Supreme Court Nominee Endorsed Gitmo Detentions, Searches

'Moderate' Garland Tends to Accept Government's Position in Big Cases

Presented in most cursory reporting as simply a “moderate,” Judge Merrick Garland, the nominee for the open Supreme Court slot, has a long history of giving deference to the government’s position in high-profile cases, and oversaw some major litigation surrounding the detention center at Guantanamo Bay.

Garland was part of a three-judge panel that unanimously endorsed the Bush-era Justice Department practices in 2003 when they argued that Gitmo detainees can’t legally challenge their imprisonment in federal court, effectively endorsing the administration’s claims that Gitmo, being in Cuba, amounted to a legal black hole, a position the Supreme Court overturned.

Exemplifying his tendency to take the government’s word for it when it makes an argument, Garland’s panel similarly, in 2014, allowed guards at Guantanamo to probe prisoners’ groins, insisting that the move was obviously security-related because the government declared it security-related.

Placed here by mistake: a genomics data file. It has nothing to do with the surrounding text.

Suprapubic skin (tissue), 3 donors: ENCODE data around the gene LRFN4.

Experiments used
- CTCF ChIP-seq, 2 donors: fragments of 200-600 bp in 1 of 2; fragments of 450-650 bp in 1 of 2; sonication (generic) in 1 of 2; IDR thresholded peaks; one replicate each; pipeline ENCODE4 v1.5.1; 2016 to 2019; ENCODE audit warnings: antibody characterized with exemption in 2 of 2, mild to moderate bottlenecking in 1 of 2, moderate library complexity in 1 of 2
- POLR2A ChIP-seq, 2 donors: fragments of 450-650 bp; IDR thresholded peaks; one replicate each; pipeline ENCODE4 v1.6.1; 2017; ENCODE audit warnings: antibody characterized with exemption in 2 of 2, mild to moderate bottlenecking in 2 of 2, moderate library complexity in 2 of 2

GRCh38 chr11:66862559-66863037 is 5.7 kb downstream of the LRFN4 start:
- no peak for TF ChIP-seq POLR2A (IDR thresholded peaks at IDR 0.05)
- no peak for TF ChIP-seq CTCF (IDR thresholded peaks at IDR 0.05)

A former prosecutor who made his career in big cases like the Oklahoma City Bombing, Garland is seen as favorable to the prosecution in most cases, and in his rare rulings of dissent seldom issues any significant judicial opinion to go along with it.

From letting guards rifle through people’s genitals because they say they need to, to insisting the court should just take the DEA’s word for it when they refuse scientific evidence on the grounds that “we’re not scientists,” Garland’s “moderate” nature has simply amounted to bipartisan backing of government positions, making him a fairly safe consensus choice for legislators who want to make sure the court endorses whatever the sitting president says is legal at any given time.

Author: Jason Ditz

Jason Ditz is senior editor of